Is Sexting a Crime?
Aug. 16, 2022
Back in the early days of cell phones, you could dial up others and even call 911, but beyond that, you were pretty limited to carrying around a clunky, expensive device that may or may not find a network to use when you needed it.
Japan and South Korea introduced cell phones with cameras in the late 1990s, but you had to download the images to a computer to view them. The first camera phone in the U.S. came in 2002 from Sanyo. These early camera-ready phones were big and somewhat unwieldy. They were a far cry from today’s modern smartphone, which not only takes high-quality pictures but videos as well.
Pretty soon, smartphone users were sharing photos and videos with one another, and it wasn’t long before sexting – sharing nude and even sexually graphic photos and videos – began between individuals. This immediately brought up the question of whether sexting is or should be illegal.
Is Sexting a Crime in Ohio?
If two adults share sexting images with mutual consent, generally that is not considered a crime. But once a picture or video has been sent to someone, it can’t be taken back. That person can share it with others, which can be illegal if it’s shared without consent. The person who received it may object to the image. Or, if the receiver is under the age of 18, this sexting violates a variety of existing laws. A seemingly innocent image between two lovers can suddenly become subject to criminal investigation.
In Ohio, there are no specific sexting laws on the books, but existing laws – especially as they involve protecting children – can be and are used to prosecute sexting.
If you are under investigation for sexting or facing sexting-related charges in or around Columbus, Ohio, contact the criminal defense attorneys at the Wolfe Law Group, LLC. A skilled lawyer will work personally with you and provide individualized attention and a tailored defensive strategy.
The Wolfe Law Group, LLC also proudly serves clients in the areas surrounding Columbus, including Dublin, Westerville, Gahanna, and Hilliard, Ohio.
What Is Sexting?
Sexting is sending nude or sexually graphic images over your smartphone to others. When this is done solely between consenting adults, it is not illegal, but when children receive the images, or when the images themselves are of children, then various laws come into play.
When minors are involved, you can be charged or prosecuted according to child pornography laws, child endangerment, and dissemination of harmful material to minors. It should be noted that sexting between minors is illegal even if one of the participants is 18.
We’ve all read stories of students in high school sexting each other images of themselves or their girlfriends or boyfriends. Even selfies, if they’re graphic, can be considered sexting. Both sending and receiving can be considered violations if the images are of those under 18.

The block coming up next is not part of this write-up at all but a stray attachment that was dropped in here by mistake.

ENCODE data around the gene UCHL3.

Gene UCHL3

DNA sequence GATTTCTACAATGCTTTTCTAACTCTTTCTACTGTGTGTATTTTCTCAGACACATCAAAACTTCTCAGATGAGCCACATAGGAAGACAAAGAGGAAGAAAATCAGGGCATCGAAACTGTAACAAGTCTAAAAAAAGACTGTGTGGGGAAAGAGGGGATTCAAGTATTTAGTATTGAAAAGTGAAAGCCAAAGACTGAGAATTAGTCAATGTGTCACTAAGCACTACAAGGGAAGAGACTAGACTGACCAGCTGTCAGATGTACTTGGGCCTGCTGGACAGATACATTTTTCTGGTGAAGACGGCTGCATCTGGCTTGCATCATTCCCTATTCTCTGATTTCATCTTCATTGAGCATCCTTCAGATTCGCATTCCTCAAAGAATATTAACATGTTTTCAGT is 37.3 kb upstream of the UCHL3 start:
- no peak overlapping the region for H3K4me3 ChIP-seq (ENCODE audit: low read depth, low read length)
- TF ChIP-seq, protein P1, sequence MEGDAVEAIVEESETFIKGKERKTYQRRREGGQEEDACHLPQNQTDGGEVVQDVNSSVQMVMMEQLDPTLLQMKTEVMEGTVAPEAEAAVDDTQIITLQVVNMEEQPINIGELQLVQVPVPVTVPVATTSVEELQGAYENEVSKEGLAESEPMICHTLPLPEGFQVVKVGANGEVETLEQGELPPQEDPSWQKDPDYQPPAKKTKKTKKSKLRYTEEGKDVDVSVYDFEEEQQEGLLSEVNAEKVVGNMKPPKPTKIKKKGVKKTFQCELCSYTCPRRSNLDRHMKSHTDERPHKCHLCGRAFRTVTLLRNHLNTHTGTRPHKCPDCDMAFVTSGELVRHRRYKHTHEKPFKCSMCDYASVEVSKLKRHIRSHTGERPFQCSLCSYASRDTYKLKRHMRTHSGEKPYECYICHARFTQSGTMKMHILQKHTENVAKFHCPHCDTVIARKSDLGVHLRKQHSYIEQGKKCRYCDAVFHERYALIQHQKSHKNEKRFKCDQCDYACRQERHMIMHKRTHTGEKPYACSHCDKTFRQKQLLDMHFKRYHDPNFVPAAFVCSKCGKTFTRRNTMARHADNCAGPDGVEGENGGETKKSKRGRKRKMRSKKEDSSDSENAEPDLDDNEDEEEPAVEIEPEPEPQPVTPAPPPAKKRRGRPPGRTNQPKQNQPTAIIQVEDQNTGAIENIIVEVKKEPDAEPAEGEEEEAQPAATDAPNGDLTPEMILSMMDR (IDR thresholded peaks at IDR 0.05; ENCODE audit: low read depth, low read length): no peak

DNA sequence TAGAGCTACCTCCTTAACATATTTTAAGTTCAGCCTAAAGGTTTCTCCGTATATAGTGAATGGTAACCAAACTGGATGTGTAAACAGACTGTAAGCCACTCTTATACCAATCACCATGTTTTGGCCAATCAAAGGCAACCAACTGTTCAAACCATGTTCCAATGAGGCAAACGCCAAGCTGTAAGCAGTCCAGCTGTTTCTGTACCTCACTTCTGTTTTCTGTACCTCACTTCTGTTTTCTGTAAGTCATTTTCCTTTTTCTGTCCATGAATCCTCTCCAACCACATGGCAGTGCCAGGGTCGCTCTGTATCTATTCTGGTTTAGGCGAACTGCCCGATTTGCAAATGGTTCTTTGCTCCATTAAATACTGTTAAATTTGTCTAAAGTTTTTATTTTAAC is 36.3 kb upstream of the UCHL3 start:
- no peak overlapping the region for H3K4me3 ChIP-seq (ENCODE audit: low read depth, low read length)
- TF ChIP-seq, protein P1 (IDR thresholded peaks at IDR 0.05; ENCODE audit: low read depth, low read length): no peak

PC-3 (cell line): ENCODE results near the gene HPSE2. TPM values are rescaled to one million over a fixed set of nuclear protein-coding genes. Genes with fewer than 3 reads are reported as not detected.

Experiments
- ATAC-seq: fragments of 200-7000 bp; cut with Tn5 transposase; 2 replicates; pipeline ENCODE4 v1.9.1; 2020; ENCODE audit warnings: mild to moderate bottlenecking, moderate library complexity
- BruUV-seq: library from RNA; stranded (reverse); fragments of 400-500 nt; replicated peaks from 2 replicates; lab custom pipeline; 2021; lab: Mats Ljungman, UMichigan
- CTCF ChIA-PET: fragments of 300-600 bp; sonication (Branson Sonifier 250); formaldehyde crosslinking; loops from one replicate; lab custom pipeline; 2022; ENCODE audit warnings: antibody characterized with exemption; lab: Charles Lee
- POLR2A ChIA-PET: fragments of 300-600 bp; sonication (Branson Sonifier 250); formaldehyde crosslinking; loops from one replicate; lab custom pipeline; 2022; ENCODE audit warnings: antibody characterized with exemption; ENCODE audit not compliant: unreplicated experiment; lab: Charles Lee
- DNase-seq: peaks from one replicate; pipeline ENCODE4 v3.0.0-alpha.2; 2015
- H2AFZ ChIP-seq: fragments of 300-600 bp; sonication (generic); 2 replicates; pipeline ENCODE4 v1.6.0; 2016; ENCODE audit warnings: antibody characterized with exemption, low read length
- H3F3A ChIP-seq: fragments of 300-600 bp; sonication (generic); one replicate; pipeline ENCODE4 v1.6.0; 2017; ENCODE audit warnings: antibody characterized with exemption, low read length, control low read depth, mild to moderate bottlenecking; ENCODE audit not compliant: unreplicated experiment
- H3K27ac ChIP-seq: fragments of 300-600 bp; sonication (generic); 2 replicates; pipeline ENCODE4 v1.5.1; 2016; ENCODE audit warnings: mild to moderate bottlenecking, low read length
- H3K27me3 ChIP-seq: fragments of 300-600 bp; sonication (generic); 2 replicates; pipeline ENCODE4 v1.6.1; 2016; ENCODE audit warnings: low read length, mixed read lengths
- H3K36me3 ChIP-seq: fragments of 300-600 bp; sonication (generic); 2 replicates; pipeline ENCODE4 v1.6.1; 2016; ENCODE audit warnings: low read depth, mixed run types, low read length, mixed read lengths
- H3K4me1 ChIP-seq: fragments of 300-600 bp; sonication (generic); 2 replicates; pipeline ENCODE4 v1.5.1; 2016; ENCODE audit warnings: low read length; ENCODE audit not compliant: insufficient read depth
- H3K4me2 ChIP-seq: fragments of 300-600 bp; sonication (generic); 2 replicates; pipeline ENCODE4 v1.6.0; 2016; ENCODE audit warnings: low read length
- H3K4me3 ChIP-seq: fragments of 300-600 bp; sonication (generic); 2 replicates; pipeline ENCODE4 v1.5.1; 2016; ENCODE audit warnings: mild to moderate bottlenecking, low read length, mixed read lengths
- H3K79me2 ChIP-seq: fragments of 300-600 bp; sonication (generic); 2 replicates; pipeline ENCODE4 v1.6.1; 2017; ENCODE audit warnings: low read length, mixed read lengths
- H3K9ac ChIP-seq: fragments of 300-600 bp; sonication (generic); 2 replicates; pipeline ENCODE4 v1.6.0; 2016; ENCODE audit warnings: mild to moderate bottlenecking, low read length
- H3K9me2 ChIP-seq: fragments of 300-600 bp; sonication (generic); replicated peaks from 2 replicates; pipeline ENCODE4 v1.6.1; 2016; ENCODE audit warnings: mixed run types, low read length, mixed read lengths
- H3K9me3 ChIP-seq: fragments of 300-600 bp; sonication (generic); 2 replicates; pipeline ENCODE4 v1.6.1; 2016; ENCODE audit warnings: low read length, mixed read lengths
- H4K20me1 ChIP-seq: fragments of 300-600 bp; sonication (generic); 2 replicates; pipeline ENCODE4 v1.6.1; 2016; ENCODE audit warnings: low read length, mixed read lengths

Child pornography is a felony, which makes it illegal for anyone to:
Create, share, or possess an obscene image of a minor
Create, share, or knowingly possess an image of a child engaging in sexual contact or conduct
Create or transfer an image of a child's nude
Recklessly possess or view an image of a child in a lewd exhibition of nudity
Creating or sending obscene, sexually-oriented, or nude images of a minor is considered a second-degree felony punishable by two to 12 years in prison. To be convicted, the offender must have known or should have known the content of the material. Endangering children – the act of encouraging a minor to be photographed nude, or in an obscene or sexually oriented manner is also a second-degree felony, with the same prison term potential.
Another possible charge is disseminating harmful material to a minor, which is a first-degree misdemeanor if the material is considered “indecent” rather than obscene. If it’s deemed obscene, then the charge rises to a fifth-degree felony.
Note, however, that these penalties apply mainly to adult offenders. Under-18 offenders are generally given other options, including fines, counseling, community service, and probation
Experienced Defense When You Need It Most
In most of the cases that the firm takes on, they are able to settle before you go to trial. This can involve accepting a lesser charge – a misdemeanor instead of a felony – or probation in lieu of jail and other penalties. A team through the years has also forged valuable relationships with prosecutors and law enforcement officials, with whom they possibly can share your side of the story before charges are even levied.
The most important point is to get involved from the beginning, preferably before you even speak with police or prosecutors. Remember, as the Miranda Rights warning advises, “Anything you say can and will be used against you.”
If you’re in Columbus, Ohio, or in neighboring communities, contact Wolfe Law Group, LLC immediately when facing a sexting-related investigation or charges. The skilled attorneys serve those in Licking County, Newark County, Delaware County, and more. They will meet with you, listen to your story, examine your legal options, and fight alongside you for the best possible outcome.